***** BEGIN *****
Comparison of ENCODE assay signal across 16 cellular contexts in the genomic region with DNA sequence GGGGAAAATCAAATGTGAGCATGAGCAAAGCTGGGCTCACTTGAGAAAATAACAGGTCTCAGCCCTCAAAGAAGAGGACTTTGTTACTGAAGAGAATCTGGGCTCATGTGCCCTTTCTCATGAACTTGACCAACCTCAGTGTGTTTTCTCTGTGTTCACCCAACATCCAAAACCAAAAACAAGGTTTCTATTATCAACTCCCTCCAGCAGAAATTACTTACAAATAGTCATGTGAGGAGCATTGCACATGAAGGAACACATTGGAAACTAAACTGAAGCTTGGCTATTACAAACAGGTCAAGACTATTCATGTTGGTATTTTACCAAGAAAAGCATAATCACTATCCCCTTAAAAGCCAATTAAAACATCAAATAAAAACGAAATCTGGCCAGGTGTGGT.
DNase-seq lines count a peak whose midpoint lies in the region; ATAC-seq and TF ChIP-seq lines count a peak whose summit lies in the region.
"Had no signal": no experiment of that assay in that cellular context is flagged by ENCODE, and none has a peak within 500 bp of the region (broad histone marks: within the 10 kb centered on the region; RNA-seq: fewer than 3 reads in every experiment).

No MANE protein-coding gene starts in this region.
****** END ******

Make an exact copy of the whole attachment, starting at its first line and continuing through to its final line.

Comparison of ENCODE assay signal across 16 cellular contexts in the genomic region with DNA sequence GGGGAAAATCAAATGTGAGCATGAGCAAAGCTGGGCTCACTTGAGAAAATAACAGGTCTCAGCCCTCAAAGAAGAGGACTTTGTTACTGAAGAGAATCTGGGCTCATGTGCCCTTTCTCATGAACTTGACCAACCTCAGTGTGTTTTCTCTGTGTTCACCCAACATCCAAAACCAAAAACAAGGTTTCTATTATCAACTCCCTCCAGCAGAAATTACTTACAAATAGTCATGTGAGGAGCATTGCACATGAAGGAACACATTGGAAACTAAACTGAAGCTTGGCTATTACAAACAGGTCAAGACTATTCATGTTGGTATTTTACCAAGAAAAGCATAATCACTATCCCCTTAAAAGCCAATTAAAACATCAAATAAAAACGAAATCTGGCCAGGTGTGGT.
DNase-seq lines count a peak whose midpoint lies in the region; ATAC-seq and TF ChIP-seq lines count a peak whose summit lies in the region.
"Had no signal": no experiment of that assay in that cellular context is flagged by ENCODE, and none has a peak within 500 bp of the region (broad histone marks: within the 10 kb centered on the region; RNA-seq: fewer than 3 reads in every experiment).

No MANE protein-coding gene starts in this region.